In a study published earlier this year, China Media Project director Qian Gang found that Chinese leader Xi Jinping had a much higher profile in the People’s Daily, the flagship newspaper of the Chinese Communist Party, than any of his predecessors going back to Mao Zedong and Hua Guofeng. Isolating the first year and a half of the terms of leaders past, Qian Gang found that mentions of Xi Jinping in pages one through eight of the People’s Daily were more than double figures for Jiang Zemin and Hu Jintao.
When isolating front-page coverage, Xi Jinping’s frequency in the flagship newspaper remained more than 20 percent greater than Jiang and Hu both. The graph to the right, “Leader Frequency on the Front Page of the People’s Daily,” shows Qian Gang’s results for each 18-month period of leadership, with top leaders listed left to right beginning with Mao Zedong and ending with Xi Jinping.
There are a many other examples, outside the pages of the People’s Daily, showing how Xi Jinping has been elevated on all propaganda fronts. In the latest edition of Southern Weekly, once the standard bearer of a more freewheeling style of professional journalism in China, praise for the glorious leadership of Xi Jinping is marquee coverage. Read the Southern Weekly piece, which runs more than 10,000 words, and weep: Oh, how far the mighty have fallen into the pit of positivity!
The propaganda is also more interactive than ever before. But don’t take my word for it. Scan the QR code below and begin your first Xi Jinping knowledge quiz.
How do you stack up against the 200+ thousand others who have so far run the gauntlet of ten questions like the following: “When he led the 15th collective study session of the Politburo, Xi Jinping said we must learn to correctly use the ‘invisible hand’ and ‘visible hand’ in order to properly drive _______ ?”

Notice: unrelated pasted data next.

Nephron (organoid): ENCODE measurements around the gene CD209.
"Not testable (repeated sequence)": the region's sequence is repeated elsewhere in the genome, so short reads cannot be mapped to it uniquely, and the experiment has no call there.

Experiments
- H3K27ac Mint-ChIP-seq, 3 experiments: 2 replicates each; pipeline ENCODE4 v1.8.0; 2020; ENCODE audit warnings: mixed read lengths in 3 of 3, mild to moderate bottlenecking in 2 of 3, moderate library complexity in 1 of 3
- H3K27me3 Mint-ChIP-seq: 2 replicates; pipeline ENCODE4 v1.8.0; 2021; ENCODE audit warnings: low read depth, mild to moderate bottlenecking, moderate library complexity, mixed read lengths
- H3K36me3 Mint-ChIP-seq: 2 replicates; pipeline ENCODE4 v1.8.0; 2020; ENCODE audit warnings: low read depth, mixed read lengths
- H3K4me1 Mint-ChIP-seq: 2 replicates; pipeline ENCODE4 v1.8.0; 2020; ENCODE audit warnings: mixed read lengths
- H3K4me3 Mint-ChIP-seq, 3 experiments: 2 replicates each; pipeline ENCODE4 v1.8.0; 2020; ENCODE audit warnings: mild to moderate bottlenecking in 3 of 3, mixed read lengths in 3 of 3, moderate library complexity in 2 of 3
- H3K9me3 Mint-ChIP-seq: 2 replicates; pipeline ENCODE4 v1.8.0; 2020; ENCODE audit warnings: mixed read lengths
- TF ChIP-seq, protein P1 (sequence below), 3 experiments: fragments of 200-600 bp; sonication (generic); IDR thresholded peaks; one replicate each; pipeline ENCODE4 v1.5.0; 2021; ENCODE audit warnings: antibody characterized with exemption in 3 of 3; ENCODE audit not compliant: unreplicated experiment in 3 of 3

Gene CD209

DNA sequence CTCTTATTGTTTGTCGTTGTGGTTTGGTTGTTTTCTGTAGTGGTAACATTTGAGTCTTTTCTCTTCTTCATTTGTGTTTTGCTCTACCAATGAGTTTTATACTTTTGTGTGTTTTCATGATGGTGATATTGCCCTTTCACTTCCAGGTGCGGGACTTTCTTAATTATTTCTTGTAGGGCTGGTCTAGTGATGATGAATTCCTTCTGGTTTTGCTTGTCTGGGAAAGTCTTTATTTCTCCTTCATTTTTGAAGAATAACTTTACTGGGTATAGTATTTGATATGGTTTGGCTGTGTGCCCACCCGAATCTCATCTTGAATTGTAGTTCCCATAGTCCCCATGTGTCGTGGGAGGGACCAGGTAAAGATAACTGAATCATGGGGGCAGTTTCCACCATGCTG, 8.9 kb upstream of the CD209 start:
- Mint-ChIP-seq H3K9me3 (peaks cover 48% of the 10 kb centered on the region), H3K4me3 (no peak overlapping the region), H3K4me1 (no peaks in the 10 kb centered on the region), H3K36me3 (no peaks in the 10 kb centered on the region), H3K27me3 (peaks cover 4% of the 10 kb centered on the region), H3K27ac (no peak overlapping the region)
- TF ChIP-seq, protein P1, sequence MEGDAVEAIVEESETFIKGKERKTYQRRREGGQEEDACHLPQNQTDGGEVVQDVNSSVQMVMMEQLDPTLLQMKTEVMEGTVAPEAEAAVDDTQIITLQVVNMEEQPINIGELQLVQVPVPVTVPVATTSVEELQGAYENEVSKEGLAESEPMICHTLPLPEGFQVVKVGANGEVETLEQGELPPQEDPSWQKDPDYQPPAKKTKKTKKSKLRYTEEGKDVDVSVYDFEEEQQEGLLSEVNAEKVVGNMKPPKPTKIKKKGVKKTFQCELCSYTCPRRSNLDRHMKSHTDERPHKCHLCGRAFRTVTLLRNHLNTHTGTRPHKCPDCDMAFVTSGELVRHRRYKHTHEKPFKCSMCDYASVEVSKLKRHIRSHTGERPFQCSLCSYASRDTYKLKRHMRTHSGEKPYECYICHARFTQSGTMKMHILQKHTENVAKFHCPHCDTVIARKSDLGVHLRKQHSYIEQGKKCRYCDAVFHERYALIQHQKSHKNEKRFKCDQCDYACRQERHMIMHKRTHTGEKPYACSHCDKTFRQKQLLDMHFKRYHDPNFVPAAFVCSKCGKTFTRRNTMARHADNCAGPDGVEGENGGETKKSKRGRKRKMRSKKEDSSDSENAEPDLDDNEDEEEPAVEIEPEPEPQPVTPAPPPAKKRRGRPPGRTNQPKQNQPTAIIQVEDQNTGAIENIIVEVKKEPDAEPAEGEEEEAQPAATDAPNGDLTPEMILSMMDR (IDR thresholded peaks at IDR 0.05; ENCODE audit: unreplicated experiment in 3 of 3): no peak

If you have kept your eyes trained faithfully on the headlines, the answer should come naturally enough: The relationship between the government and the market. For thus spoke the toweringly wise (and yet, so cartoonishly approachable) President Xi.
If you selected option one: Congratulations. And if you didn’t: Congratulations. In any case, your first quiz question has brought you that much closer to China’s president.
But topping the many, many recent examples of Xi Jinping’s growing profile in China’s media is today’s edition of the People’s Daily, in which Xi Jinping’s name appears in all but one of the twelve headlines (and makes it into the subhead of the last).
The parade continues on page two of the newspaper, on which Xi’s name begins each and every headline — and the entire page is a photo gallery of the president meeting with various African leaders:
HEADLINE: “Xi Jinping Meets Individually With Various African Leaders During the African Summit in Johannesburg”
HEADLINE: “Xi Jinping Meets With President Nyusi of Mozambique”
HEADLINE: “Xi Jinping Meets With President Kenyatta of Kenya”
African Summit content from the front page then spills over to page 3 of the newspaper, occupying the bottom half. At the top of the page, there are three more headlined pieces, of which two are about — you guessed it — Xi Jinping.
HEADLINE: “Important Speech by General Secretary Xi to Central Party Conference on Poverty Relief and Development Draws Strong Response From Cadres and Masses in Impoverished Areas: Taking Hard Steps Toward a Moderately Well-Off Society”
HEADLINE: “Book Exhibition Themed on Xi Jinping’s The Governance of China and Other Works Opens in South Africa”
The third headline on the page is for a separate piece on poverty relief written by a professor from Singapore. Mercifully, it does not mention Xi Jinping.
From that point on, the flagship newspaper of the Chinese Communist Party gives us a rest from the parade of Xi Jinping headlines. Pages four and five move on to other Party business. We see for the first time on page four themention in a headline of Premier Li Keqiang (李克强). Right next to that article is a headline mention of Zhang Dejiang (张德江), another member of the powerful Standing Committee of the Politburo.
It is too early, perhaps, to formally call Xi Jinping’s personality cult. But it is a perfect time to review Clause 6 of Chapter II of the Constitution of the Chinese Communist Party:
6) The Party forbids all forms of personality cult. It is necessary to ensure that the activities of the Party leaders are subject to oversight by the Party and the people, and at the same time to uphold the prestige of all the leaders who represent the interests of the Party and the people.